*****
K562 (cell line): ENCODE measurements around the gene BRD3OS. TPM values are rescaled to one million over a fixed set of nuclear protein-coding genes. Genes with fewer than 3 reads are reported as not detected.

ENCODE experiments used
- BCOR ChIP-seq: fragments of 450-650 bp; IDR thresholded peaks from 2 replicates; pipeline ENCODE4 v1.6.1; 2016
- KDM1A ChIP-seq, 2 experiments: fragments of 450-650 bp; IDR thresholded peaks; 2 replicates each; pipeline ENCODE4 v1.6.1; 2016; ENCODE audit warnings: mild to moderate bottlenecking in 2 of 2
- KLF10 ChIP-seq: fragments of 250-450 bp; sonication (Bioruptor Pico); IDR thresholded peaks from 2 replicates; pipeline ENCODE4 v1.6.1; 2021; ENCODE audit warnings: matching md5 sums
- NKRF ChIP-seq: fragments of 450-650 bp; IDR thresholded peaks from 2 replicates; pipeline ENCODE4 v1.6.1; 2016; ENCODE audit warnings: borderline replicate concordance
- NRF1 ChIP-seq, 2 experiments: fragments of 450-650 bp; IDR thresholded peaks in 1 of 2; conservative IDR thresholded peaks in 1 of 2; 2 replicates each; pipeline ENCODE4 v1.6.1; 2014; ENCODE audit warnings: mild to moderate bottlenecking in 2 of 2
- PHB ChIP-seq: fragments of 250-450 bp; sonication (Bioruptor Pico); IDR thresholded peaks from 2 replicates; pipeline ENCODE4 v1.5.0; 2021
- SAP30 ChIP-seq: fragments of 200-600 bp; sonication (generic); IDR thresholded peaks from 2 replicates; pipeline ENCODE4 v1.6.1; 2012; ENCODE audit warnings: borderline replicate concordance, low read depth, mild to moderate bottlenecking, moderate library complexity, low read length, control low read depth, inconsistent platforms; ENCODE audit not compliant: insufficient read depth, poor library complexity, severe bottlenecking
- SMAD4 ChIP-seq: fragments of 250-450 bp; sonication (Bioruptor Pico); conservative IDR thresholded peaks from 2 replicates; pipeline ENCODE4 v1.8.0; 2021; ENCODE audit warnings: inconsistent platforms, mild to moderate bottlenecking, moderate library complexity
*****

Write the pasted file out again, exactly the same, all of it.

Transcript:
K562 (cell line): ENCODE measurements around the gene BRD3OS. TPM values are rescaled to one million over a fixed set of nuclear protein-coding genes. Genes with fewer than 3 reads are reported as not detected.

ENCODE experiments used
- BCOR ChIP-seq: fragments of 450-650 bp; IDR thresholded peaks from 2 replicates; pipeline ENCODE4 v1.6.1; 2016
- KDM1A ChIP-seq, 2 experiments: fragments of 450-650 bp; IDR thresholded peaks; 2 replicates each; pipeline ENCODE4 v1.6.1; 2016; ENCODE audit warnings: mild to moderate bottlenecking in 2 of 2
- KLF10 ChIP-seq: fragments of 250-450 bp; sonication (Bioruptor Pico); IDR thresholded peaks from 2 replicates; pipeline ENCODE4 v1.6.1; 2021; ENCODE audit warnings: matching md5 sums
- NKRF ChIP-seq: fragments of 450-650 bp; IDR thresholded peaks from 2 replicates; pipeline ENCODE4 v1.6.1; 2016; ENCODE audit warnings: borderline replicate concordance
- NRF1 ChIP-seq, 2 experiments: fragments of 450-650 bp; IDR thresholded peaks in 1 of 2; conservative IDR thresholded peaks in 1 of 2; 2 replicates each; pipeline ENCODE4 v1.6.1; 2014; ENCODE audit warnings: mild to moderate bottlenecking in 2 of 2
- PHB ChIP-seq: fragments of 250-450 bp; sonication (Bioruptor Pico); IDR thresholded peaks from 2 replicates; pipeline ENCODE4 v1.5.0; 2021
- SAP30 ChIP-seq: fragments of 200-600 bp; sonication (generic); IDR thresholded peaks from 2 replicates; pipeline ENCODE4 v1.6.1; 2012; ENCODE audit warnings: borderline replicate concordance, low read depth, mild to moderate bottlenecking, moderate library complexity, low read length, control low read depth, inconsistent platforms; ENCODE audit not compliant: insufficient read depth, poor library complexity, severe bottlenecking
- SMAD4 ChIP-seq: fragments of 250-450 bp; sonication (Bioruptor Pico); conservative IDR thresholded peaks from 2 replicates; pipeline ENCODE4 v1.8.0; 2021; ENCODE audit warnings: inconsistent platforms, mild to moderate bottlenecking, moderate library complexity